When comparing how related the graduates’ jobs are to their fields of study, with 1 being not related and 5 totally related, the correlation is highest for JP alumni who worked in Central Asia (JP 4.3 vs SD 3.0), Eastern Europe (JP 4.2 vs SD 3.8), and North America (4.2 vs SD 3.9). Even if to a lower extent, JP graduates from South America, Northern Europe, and Western Europe also reported a higher correlation than their SD peers.

Living in a different country during the studies (4.6), interacting with new cultures (4.3), experiencing a different education/academic environment and access to more job opportunities (4.2) were the main reasons to enrol in a JP. “Better prospects to get the job or jobs I desire” was highly ranked by JP alumni (4.1) compared to the answers provided by the SD alumni (3.4). The same is true for “Increasing the opportunities for a career in country other than that of my origin” (JP 4.1 vs SD 3.6), and “Better salary prospects” (JP 3.3 vs SD 2.6).


Companies still ignore the added value of JPs, but when asked about the ideal profile of the applicants they mention features that the JP graduates list when asked about the added value of graduating from a JP. Universities and companies have often different perspectives on employability: training future PhD students vs training problem solvers for urgent, short-term, practical challenges.

When asked about the ideal profile of applicants, companies mention the same features that graduates list when asked about the added value of graduating from a JP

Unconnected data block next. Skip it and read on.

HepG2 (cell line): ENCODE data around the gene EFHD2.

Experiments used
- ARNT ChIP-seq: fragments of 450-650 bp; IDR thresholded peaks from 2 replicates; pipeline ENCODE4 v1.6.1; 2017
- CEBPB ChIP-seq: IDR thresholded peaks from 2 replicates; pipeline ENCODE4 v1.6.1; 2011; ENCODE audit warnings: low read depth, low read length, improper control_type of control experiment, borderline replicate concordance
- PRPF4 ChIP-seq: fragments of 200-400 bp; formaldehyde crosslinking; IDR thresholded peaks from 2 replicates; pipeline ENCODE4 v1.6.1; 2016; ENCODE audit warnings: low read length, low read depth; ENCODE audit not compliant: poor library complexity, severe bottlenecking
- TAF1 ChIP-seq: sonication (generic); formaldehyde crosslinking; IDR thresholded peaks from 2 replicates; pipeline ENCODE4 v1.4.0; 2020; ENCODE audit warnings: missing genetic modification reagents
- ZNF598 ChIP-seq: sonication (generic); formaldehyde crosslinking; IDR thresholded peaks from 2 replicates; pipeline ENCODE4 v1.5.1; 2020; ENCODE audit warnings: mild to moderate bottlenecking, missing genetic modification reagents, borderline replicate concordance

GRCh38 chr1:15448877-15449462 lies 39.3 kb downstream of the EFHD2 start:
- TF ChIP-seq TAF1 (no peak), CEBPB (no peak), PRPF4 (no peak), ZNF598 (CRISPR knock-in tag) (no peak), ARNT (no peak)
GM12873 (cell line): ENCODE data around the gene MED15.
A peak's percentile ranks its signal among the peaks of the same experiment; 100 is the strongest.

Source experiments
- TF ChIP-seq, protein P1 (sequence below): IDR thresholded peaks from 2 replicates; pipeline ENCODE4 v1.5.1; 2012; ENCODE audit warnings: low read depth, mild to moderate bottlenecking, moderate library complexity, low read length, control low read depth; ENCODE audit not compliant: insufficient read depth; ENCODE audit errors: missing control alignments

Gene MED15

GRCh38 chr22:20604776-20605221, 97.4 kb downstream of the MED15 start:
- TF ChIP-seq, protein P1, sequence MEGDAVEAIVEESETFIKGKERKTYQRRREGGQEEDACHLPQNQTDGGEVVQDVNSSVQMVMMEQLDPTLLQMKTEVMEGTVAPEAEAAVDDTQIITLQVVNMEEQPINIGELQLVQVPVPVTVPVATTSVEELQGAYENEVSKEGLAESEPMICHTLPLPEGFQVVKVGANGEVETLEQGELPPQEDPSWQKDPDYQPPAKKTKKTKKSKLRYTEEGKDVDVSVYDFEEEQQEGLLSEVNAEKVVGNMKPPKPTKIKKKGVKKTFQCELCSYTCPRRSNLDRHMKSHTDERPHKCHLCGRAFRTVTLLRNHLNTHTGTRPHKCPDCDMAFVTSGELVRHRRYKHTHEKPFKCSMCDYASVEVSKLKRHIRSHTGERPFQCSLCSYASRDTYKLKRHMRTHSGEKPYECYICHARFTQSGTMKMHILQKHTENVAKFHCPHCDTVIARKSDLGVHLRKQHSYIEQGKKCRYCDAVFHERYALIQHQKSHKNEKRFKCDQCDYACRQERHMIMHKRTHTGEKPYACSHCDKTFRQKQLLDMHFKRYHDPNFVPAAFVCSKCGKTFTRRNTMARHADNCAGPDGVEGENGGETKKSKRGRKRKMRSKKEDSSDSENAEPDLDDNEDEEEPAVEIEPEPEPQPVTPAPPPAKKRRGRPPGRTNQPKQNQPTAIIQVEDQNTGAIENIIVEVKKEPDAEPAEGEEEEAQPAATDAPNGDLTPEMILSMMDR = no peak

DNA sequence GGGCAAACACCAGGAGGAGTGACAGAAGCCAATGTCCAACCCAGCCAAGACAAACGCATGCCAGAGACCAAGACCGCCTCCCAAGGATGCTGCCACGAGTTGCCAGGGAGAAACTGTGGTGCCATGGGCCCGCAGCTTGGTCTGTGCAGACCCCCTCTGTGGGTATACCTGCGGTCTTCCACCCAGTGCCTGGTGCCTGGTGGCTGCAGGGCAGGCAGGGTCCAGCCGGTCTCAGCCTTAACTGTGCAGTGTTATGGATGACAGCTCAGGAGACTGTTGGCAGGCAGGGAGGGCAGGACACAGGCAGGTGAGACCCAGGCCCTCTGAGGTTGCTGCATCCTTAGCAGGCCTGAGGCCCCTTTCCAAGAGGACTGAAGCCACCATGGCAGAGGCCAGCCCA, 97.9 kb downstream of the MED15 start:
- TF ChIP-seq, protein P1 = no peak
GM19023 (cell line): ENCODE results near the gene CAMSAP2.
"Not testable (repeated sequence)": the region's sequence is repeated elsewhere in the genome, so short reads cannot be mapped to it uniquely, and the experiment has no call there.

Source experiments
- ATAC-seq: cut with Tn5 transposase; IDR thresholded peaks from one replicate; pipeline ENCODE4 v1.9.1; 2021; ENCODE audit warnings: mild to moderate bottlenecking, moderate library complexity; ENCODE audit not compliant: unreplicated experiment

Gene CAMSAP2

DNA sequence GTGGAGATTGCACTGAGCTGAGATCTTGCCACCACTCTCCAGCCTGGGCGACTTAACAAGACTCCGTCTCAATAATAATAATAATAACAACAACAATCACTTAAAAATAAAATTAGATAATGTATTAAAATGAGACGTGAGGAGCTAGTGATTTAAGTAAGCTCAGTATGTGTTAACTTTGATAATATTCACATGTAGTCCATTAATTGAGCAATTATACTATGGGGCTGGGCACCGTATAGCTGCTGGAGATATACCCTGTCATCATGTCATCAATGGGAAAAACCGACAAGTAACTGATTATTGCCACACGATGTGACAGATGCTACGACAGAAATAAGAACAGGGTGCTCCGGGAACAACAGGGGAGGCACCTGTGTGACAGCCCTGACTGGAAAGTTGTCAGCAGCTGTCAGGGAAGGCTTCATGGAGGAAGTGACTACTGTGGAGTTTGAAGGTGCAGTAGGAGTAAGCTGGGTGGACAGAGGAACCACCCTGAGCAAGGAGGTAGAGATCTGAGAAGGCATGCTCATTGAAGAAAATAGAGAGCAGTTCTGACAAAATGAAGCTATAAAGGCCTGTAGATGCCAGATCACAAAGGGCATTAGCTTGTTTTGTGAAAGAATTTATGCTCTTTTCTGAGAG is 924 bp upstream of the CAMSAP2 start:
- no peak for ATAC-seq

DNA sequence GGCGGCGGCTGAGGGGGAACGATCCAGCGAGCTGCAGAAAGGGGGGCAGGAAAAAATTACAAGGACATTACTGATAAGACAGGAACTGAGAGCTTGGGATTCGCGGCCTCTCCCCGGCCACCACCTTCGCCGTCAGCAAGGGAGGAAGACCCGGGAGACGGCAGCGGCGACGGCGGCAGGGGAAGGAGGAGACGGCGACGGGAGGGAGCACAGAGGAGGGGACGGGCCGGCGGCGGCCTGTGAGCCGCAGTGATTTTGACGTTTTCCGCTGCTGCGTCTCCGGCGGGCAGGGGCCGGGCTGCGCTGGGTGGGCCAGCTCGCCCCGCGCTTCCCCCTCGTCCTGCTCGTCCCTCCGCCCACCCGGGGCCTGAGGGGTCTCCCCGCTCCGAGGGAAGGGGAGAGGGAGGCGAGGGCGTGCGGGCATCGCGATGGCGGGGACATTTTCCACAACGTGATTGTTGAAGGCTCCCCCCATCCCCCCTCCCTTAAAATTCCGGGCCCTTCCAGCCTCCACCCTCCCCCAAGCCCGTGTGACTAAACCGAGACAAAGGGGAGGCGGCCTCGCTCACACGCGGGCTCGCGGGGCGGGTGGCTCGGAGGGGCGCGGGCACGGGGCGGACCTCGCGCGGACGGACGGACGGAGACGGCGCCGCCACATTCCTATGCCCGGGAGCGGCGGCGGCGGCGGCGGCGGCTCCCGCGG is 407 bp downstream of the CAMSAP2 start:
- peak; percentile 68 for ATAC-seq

Direct involvement of companies in JPs is considered as crucial by students, alumni and employers, but HEIs still do little in this sense. As the articles in this edition of EAIE Forum magazine illustrate from a variety of perspectives, there are increasingly more mechanisms available for pursuing joint programmes, and universities should engage all stakeholders – including employers – to ensure their sustainability and impact. onal agencies have long been supporting students in seeking overseas education. While some higher education institutions have had negative experiences, other colleges and universities around the world have found benefits from collaborating with them. In the aftermath of the COVID-19 global pandemic, perhaps we can break the stigma and imagine more institutions recruiting the majority of international students through education agents to maximise financial efficiencies and recruitment enrolment targets.